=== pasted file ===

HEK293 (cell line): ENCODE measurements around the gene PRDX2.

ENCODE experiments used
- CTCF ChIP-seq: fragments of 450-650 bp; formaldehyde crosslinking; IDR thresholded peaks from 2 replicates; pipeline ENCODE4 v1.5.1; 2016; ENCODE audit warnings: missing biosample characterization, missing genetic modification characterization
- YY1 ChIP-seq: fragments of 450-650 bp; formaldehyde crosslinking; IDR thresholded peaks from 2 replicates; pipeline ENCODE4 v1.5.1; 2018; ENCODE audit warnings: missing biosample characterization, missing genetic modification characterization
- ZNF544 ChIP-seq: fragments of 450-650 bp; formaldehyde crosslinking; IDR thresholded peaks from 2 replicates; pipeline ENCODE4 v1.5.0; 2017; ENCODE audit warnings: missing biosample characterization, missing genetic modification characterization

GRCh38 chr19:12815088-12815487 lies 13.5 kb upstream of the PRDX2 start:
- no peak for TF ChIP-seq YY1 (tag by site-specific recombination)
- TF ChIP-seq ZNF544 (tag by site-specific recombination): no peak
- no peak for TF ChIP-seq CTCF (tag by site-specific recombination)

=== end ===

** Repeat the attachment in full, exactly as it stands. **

HEK293 (cell line): ENCODE measurements around the gene PRDX2.

ENCODE experiments used
- CTCF ChIP-seq: fragments of 450-650 bp; formaldehyde crosslinking; IDR thresholded peaks from 2 replicates; pipeline ENCODE4 v1.5.1; 2016; ENCODE audit warnings: missing biosample characterization, missing genetic modification characterization
- YY1 ChIP-seq: fragments of 450-650 bp; formaldehyde crosslinking; IDR thresholded peaks from 2 replicates; pipeline ENCODE4 v1.5.1; 2018; ENCODE audit warnings: missing biosample characterization, missing genetic modification characterization
- ZNF544 ChIP-seq: fragments of 450-650 bp; formaldehyde crosslinking; IDR thresholded peaks from 2 replicates; pipeline ENCODE4 v1.5.0; 2017; ENCODE audit warnings: missing biosample characterization, missing genetic modification characterization

GRCh38 chr19:12815088-12815487 lies 13.5 kb upstream of the PRDX2 start:
- no peak for TF ChIP-seq YY1 (tag by site-specific recombination)
- TF ChIP-seq ZNF544 (tag by site-specific recombination): no peak
- no peak for TF ChIP-seq CTCF (tag by site-specific recombination)